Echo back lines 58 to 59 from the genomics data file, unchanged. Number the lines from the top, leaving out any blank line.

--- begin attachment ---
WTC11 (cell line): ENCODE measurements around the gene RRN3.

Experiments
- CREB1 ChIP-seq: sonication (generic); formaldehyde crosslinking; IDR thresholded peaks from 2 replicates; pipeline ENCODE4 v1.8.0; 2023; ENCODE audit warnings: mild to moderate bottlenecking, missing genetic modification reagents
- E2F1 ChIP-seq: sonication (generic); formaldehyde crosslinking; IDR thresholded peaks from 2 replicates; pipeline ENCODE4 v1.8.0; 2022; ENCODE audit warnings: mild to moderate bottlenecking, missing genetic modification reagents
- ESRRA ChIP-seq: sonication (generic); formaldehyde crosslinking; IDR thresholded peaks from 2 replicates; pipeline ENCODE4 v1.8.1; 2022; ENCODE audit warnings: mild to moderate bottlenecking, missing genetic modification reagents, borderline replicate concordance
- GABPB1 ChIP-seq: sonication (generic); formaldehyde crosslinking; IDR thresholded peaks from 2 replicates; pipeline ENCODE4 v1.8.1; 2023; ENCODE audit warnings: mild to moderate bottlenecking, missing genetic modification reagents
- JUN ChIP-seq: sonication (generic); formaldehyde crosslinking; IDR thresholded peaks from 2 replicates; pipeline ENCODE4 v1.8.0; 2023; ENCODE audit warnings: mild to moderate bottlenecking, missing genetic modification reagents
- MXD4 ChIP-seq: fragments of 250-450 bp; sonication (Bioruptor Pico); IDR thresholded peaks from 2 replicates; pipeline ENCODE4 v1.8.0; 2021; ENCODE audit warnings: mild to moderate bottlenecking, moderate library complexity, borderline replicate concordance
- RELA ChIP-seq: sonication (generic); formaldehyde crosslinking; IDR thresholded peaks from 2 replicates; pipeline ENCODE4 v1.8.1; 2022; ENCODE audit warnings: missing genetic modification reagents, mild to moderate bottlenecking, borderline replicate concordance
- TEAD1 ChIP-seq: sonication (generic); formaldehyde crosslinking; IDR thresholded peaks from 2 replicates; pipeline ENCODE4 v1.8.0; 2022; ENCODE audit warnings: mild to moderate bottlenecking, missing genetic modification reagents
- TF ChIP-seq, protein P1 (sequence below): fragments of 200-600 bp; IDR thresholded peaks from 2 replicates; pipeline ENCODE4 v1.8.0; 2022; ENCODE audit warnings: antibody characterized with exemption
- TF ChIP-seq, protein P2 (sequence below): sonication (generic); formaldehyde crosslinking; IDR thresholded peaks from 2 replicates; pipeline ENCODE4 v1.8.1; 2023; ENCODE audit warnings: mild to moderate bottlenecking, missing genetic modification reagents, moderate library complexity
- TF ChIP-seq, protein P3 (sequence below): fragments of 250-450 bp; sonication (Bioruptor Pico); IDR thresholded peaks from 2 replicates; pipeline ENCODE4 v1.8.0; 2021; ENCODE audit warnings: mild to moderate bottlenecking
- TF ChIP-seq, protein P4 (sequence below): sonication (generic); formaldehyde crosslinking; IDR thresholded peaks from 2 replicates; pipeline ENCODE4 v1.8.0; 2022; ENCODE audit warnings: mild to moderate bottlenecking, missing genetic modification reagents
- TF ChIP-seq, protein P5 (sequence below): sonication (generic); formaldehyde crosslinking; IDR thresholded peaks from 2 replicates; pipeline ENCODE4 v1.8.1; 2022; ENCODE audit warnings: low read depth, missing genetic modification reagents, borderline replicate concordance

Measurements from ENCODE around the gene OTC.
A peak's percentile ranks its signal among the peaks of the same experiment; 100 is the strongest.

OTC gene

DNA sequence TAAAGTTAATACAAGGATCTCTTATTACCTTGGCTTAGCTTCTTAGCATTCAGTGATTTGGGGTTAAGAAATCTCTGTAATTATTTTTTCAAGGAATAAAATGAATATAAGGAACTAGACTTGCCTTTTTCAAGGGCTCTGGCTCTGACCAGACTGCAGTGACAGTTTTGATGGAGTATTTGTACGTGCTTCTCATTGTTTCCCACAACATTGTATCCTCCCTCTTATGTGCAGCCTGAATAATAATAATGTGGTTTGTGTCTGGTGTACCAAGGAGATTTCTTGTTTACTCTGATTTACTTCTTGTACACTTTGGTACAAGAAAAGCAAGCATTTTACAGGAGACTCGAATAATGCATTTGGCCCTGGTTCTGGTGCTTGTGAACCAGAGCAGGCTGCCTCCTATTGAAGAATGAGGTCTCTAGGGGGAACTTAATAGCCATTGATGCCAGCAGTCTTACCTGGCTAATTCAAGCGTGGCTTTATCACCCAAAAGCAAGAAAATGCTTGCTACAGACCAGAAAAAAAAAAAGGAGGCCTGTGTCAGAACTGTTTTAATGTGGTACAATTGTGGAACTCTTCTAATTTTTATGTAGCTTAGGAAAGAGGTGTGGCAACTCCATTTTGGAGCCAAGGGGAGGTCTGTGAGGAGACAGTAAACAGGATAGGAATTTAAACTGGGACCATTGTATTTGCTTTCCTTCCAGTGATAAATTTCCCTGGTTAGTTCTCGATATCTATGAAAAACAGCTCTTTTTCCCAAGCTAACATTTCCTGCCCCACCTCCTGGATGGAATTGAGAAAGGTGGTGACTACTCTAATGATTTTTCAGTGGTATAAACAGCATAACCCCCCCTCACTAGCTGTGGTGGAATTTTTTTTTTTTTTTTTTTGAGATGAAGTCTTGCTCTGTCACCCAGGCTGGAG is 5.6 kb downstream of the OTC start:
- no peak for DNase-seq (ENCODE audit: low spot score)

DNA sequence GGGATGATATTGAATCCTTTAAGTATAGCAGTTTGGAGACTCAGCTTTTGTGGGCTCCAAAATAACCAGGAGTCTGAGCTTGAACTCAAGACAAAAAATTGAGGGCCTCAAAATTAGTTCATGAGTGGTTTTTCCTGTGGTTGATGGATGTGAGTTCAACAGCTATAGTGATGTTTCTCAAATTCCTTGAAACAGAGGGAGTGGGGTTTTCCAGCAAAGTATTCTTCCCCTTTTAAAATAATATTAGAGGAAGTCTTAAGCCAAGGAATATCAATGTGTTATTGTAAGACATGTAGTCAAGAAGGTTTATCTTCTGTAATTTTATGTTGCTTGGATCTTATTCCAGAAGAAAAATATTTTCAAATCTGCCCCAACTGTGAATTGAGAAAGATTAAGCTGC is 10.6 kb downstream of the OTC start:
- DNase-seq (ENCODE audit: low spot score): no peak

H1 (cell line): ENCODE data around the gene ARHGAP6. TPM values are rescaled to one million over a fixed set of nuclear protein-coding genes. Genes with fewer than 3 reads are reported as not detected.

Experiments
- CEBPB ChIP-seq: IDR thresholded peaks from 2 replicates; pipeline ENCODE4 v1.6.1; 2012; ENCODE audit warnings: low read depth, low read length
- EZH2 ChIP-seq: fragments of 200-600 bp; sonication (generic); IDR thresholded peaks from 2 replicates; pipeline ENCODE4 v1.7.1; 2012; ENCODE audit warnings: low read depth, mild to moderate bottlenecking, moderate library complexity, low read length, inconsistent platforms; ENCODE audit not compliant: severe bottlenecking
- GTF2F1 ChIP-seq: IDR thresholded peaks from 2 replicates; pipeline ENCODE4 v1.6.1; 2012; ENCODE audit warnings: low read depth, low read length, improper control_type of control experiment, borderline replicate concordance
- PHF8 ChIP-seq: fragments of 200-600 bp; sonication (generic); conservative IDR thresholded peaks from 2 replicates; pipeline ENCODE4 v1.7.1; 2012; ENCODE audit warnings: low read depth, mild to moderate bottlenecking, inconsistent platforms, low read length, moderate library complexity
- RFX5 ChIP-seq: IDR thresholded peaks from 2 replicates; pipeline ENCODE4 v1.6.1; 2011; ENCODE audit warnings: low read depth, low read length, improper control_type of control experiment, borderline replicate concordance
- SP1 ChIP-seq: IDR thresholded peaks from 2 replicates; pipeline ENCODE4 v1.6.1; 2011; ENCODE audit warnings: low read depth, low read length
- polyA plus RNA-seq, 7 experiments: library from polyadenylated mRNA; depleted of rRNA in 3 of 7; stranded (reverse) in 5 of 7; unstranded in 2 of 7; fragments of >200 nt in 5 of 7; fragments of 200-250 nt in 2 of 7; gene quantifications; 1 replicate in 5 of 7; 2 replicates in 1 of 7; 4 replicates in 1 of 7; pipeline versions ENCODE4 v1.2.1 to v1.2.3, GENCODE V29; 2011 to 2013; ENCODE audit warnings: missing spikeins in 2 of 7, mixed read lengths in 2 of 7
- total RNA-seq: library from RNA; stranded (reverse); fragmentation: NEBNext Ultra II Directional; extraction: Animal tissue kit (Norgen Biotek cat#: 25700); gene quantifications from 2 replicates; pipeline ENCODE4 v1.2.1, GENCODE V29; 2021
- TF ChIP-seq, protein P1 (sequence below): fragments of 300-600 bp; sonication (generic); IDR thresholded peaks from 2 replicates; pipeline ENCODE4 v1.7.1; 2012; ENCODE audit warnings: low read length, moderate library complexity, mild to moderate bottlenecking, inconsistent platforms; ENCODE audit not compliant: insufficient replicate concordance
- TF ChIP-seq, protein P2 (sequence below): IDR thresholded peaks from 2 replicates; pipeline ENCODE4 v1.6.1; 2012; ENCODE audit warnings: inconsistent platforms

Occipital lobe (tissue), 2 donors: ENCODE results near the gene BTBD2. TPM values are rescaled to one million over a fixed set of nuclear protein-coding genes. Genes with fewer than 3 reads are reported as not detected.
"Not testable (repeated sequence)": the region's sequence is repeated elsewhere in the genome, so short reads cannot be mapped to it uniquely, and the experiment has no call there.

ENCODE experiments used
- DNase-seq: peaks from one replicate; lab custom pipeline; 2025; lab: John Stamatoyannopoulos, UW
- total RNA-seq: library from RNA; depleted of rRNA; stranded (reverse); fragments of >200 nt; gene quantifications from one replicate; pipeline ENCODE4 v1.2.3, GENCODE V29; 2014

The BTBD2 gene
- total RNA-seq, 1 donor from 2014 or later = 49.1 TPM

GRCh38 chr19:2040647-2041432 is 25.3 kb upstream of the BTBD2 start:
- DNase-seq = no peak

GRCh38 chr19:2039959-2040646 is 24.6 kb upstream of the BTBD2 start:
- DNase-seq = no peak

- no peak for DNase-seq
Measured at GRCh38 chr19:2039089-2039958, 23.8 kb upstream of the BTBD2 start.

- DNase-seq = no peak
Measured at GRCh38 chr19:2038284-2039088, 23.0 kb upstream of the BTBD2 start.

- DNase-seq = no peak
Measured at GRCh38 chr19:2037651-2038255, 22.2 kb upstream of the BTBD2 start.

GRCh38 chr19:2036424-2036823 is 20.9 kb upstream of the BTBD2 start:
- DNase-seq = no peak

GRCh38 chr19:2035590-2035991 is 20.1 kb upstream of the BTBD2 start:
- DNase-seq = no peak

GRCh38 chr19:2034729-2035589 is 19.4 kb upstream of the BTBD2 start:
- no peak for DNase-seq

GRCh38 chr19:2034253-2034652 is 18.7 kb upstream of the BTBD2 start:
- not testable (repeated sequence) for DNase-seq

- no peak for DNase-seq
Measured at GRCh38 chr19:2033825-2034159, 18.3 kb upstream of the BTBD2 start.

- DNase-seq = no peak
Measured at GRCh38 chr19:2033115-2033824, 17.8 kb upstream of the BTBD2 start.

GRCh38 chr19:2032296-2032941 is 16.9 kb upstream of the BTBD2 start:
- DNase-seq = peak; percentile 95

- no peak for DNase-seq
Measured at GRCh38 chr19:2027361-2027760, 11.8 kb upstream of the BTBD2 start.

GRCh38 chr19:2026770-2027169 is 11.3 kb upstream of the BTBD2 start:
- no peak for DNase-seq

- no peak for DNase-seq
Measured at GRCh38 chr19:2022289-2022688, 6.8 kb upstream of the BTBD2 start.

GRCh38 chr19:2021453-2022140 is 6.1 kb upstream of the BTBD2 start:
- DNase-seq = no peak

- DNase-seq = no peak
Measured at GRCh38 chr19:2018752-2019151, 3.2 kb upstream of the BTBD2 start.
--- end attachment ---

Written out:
GRCh38 chr19:2034253-2034652 is 18.7 kb upstream of the BTBD2 start:
- not testable (repeated sequence) for DNase-seq